A cloud masses, the sky darkens, leaves twist upward, and we know that it will rain. We also know that after the storm, the runoff will feed into groundwater miles away, and the sky will grow clear by tomorrow. All of these events are distant in time and space, if they’re all connected within the same pattern. Each has an influence on the rest, and influence that is usually hidden from view. You can only understand the system of rainstorm by contemplating the whole not any part of the pattern.

Businesses and other human endeavors are also systems. They, too, are bound by invisible fabrics of interrelated actions, which often take years to fully play out their effects on each other. Since we are part of that lacework ourselves, it’s doubly hard to see the whole pattern of change. Instead we tend to focus on snapshots of isolated parts of the system, and wonder why our deepest problems never seem to get resolved.

While the book is a must-read if you want to gather better understanding and context behind these disciplines, here is a short summary of five disciplines of a learning organization in form of a sketch note. 

Hopefully, this will help others in acknowledging the foundation of what it takes to create a learning organization.

Related Posts at QAspire Blog:

Why Organizations Don’t Learn? #Sketchnote

Organizations that don’t learn constantly, adapt continuously and execute relentlessly are more likely to be disrupted by constant change and competition.

Peter Senge, in his book defined a learning organization as:

“where people continually expand their capacity to create the results they truly desire, where new and expansive patterns of thinking are nurtured, where collective aspiration is set free, and where people are continually learning to see the whole together.”

We have to go beyond formal learning methods if we have to truly build learning organizations in a rapidly changing world. A learning organization is not possible without learning individuals and individuals learn the most with each other in a network and  and through their work in an culture that promotes informal learning.

I emphasized culture because it can be one of the biggest bottlenecks in how organizations learn and apply what they learn to create meaningful results. It doesn’t matter how much you invest in formal learning, tools and methods, if you do not have a culture where people are encouraged to share without any fear, learning may not come to the fore.

Why do companies struggle to become and remain learning organizations? In November 2015 issue of HBR, I came across an article by Francesca Gino and Bradley Staats titled “Why Organizations Don’t Learn” where they outline the cultural and individual biases that don’t allow organizations to learn. They also provide useful tips to overcome those biases.

Here is a sketch note I created to distill key biases that prevent organizations from learning. To know what you can do to overcome these biases, I recommend you read the full article at HBR. 

Related Posts at QAspire Blog:

How to Build Real Thought Leadership: Insights by Dr. Liz Alexander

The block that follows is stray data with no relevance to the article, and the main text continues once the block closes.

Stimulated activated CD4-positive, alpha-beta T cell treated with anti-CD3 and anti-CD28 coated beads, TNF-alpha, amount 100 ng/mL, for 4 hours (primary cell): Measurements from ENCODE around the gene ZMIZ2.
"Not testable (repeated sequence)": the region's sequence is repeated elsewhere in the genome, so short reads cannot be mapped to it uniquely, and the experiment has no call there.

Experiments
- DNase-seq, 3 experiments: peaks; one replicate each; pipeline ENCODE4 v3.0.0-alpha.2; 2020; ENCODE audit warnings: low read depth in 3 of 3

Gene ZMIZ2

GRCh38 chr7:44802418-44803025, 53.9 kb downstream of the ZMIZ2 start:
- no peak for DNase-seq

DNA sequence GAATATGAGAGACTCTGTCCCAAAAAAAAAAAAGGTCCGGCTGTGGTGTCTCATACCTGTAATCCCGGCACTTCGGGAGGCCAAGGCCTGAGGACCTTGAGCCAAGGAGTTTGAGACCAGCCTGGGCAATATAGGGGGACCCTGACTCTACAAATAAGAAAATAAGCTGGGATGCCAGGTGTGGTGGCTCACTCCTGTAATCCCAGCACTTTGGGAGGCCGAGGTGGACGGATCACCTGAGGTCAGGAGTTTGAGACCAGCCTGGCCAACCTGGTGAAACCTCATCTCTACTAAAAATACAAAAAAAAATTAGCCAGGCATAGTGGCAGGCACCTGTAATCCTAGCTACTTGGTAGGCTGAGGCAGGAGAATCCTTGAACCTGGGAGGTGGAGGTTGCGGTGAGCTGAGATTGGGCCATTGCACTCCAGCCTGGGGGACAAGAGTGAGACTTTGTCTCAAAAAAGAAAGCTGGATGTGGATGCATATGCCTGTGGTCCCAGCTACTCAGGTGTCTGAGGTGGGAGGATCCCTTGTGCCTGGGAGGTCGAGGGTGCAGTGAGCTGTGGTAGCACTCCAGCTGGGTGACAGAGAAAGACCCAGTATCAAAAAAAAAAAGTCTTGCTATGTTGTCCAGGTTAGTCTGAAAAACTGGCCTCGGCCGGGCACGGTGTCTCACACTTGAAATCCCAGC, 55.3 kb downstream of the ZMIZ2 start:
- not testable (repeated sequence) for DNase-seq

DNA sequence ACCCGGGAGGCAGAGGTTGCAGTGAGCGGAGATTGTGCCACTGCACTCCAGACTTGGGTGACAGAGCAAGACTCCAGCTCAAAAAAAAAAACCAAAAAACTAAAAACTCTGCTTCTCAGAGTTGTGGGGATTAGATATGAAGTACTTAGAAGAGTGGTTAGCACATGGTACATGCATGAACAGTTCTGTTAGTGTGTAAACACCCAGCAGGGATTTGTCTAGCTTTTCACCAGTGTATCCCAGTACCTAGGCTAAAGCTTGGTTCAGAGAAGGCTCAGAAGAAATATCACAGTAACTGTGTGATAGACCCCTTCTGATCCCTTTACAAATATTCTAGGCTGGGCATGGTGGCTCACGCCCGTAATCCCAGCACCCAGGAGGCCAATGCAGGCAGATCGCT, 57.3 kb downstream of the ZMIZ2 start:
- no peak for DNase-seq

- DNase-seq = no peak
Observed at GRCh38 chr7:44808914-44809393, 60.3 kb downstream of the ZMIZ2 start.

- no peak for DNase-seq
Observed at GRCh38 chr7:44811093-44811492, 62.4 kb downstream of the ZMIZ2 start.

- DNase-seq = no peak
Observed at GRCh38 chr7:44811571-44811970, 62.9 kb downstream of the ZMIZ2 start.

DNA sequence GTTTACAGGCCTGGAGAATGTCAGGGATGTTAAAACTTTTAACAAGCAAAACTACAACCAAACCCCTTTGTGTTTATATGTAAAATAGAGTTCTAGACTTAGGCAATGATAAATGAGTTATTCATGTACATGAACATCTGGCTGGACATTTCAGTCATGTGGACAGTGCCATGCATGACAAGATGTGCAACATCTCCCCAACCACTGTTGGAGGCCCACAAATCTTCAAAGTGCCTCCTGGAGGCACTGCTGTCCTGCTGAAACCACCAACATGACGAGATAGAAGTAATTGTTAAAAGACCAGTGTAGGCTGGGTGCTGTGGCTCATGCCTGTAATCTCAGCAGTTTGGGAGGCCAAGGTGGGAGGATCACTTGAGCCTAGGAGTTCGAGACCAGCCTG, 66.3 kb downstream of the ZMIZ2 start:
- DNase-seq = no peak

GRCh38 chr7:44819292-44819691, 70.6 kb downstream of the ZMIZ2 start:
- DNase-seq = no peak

In early 2013, I interviewed Dr. Liz Alexander on the all important topic of thought leadership (based on her book). In a world where every other person with a blog or a book under the belt claiming to be a “thought leader”, this interview helped me clarify what real thought leadership actually means for individuals and organizations.

You can read the full interview here and presenting below a sketch note version with key insights that you may find instantly useful. And if you do, please be generous to share it along in your networks.

 

Other Related Sketchnotes/Posts:

P.S. Thanks to Harold Jarche for an excellent interpretation of what co-creating knowledge means and featuring my work on his blog. Thanks also to Jane Hart at Centre for Learning and Performance Technologies (C4LPT) for including my sketch note in her October 2015 best posts round-up.

What Creating Sketchnotes Taught Me About #Learning

There are people who stick to their primary pursuits for long and then there are those whose energy keeps changing direction. Between these two extremes, there are people who stick to their primary pursuit but still manage to go wherever their energy takes them. I have figured out that I belong to that middle path.

My alternative pursuits like writing, blogging, photography, social media etc. are my source of creative energy that helps me become more effective at work. The goal of these learning experiments is simple: to experience deeply, learn immersively and share generously.

The latest addition to these learning experiments is sketch noting. If you are reading this blog regularly, you would have noticed that every post has a sketch note – a visual representation of ideas in one page.

Inspired by a post from Abhijit Bhaduri and work of Mike Rohde, I started sketch noting ideas two months back and sharing them here. Each week, I created two sketch notes on ideas that really resonated with me out of so many things that I read/saw daily. I enhanced my visual library by studying other sketch notes for illustrations and fonts. I created about 25+ sketch notes in two months and most of these were widely acknowledged via shares, likes, re-tweets and comments.